Unfortunately for them, they only get halfway there — as Paul is certainly not interested in being under anyone’s control.

Okay, but most importantly, talk to me about these giant worms. They’re pretty important to the plot — and super cool to look at — but they don’t seem to make sense.

We learned in the first film that the Fremen and desert dwellers seem to know how to avoid getting eaten by the worms, so ... just what are the worms feeding on to get so big? And, more importantly, what do they have to do with this all-powerful and precious spice?

Reading between the lines, I think they actually feed on something in the desert sand, rather than on the creatures of it. Rather than the apex predator of the ecosystem, they’re better likened to, you know, our regular old earthworms here on Earth. They tunnel through the desert and enrich it — possibly even by aiding in the production of spice.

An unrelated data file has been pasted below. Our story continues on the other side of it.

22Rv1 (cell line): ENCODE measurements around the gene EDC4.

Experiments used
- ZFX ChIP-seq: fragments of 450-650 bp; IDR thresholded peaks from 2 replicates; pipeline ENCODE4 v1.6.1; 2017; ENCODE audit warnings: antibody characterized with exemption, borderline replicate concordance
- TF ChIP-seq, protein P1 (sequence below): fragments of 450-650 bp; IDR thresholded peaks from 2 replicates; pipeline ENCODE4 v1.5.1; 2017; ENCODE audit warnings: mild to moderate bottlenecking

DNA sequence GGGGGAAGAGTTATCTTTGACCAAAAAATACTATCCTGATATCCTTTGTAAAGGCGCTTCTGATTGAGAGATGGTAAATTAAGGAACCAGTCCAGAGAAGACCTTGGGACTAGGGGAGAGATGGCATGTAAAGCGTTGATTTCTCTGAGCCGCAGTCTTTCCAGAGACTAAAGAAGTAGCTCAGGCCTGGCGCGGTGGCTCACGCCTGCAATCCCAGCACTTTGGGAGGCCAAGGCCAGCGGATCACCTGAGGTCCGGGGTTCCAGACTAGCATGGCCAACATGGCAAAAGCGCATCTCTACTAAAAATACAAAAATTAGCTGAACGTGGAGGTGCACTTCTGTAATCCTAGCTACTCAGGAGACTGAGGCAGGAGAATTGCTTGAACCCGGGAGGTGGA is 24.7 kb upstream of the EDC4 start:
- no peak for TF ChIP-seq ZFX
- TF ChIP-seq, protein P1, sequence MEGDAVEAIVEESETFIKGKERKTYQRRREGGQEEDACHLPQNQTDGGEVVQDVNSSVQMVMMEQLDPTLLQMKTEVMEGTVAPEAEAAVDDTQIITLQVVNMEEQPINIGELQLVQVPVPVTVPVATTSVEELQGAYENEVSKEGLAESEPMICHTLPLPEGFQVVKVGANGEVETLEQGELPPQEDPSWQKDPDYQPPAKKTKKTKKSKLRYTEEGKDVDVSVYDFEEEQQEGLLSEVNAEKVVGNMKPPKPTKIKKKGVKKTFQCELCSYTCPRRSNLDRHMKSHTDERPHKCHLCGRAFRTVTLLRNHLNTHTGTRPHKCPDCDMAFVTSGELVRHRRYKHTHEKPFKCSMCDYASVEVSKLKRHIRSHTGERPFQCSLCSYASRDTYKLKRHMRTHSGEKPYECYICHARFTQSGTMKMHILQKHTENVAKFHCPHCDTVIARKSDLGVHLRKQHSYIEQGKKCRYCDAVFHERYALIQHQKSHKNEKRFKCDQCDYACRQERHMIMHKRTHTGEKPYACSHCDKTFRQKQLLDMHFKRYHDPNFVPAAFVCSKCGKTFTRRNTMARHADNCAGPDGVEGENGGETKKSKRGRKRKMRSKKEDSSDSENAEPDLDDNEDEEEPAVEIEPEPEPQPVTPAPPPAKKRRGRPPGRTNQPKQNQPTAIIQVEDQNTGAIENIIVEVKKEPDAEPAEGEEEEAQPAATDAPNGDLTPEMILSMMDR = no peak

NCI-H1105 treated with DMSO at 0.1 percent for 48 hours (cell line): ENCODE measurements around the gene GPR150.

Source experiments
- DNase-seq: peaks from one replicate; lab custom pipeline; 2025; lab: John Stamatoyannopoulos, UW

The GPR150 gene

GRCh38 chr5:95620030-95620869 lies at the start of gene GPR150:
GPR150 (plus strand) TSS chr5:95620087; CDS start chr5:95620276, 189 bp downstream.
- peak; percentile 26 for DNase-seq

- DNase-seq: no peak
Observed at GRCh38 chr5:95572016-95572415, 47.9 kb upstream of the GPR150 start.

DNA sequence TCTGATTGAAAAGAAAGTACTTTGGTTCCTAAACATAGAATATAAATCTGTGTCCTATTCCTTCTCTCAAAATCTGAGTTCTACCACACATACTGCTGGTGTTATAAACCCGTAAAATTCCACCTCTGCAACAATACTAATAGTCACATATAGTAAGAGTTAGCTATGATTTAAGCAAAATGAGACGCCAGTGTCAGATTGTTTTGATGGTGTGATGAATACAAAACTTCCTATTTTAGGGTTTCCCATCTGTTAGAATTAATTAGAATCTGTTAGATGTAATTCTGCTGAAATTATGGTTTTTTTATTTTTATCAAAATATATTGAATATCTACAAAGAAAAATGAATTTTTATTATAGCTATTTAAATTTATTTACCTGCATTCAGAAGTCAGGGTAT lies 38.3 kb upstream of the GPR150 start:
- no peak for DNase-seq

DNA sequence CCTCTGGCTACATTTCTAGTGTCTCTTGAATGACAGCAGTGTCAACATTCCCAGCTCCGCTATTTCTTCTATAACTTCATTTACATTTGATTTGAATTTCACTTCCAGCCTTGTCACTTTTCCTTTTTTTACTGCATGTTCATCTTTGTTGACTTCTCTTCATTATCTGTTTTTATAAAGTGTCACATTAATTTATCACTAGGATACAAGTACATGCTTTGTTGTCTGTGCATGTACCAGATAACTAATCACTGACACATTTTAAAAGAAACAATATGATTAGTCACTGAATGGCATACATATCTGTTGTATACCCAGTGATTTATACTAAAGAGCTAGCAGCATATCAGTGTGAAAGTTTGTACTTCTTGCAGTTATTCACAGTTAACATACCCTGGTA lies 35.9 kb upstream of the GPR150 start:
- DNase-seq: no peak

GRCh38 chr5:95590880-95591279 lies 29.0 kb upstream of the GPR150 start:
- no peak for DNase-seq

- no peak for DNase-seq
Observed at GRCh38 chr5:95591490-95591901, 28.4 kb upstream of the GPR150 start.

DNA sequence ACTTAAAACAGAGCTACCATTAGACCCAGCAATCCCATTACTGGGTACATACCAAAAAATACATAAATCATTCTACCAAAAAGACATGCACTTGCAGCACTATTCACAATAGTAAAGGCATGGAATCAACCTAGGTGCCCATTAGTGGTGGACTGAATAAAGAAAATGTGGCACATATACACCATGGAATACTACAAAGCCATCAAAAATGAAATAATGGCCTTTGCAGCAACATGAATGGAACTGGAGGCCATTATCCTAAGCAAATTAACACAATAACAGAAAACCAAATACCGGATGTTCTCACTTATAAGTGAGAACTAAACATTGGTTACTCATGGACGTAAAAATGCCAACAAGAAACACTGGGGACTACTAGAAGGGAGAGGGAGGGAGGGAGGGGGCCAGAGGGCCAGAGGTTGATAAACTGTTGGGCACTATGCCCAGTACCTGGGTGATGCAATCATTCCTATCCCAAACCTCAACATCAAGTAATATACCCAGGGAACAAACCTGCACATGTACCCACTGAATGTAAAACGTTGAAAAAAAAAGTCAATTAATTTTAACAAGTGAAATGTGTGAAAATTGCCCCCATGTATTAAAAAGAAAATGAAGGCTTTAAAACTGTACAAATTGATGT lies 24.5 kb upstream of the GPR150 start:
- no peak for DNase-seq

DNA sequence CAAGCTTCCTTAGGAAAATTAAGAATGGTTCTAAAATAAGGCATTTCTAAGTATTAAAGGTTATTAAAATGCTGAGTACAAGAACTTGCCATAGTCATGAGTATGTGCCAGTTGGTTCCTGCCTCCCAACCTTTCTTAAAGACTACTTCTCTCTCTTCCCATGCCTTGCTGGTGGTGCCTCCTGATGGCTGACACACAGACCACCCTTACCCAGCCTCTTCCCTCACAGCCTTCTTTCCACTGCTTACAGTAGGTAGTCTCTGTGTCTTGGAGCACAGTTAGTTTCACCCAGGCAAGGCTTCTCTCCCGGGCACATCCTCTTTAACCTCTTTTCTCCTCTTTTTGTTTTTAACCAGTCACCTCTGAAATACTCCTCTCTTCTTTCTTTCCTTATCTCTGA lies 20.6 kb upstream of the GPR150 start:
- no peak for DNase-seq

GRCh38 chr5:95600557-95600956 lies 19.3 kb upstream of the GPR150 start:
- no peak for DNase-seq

So I think they’re being territorial, rather than predatory, when they swallow spice harvesting machines or Harkonnen corpses or anything else that doesn’t adequately disguise its movements when walking across the sands. I would be happy to discuss sandworm ecology with you for approximately 10 more hours, but I’ve probably said enough here. Enjoy the film!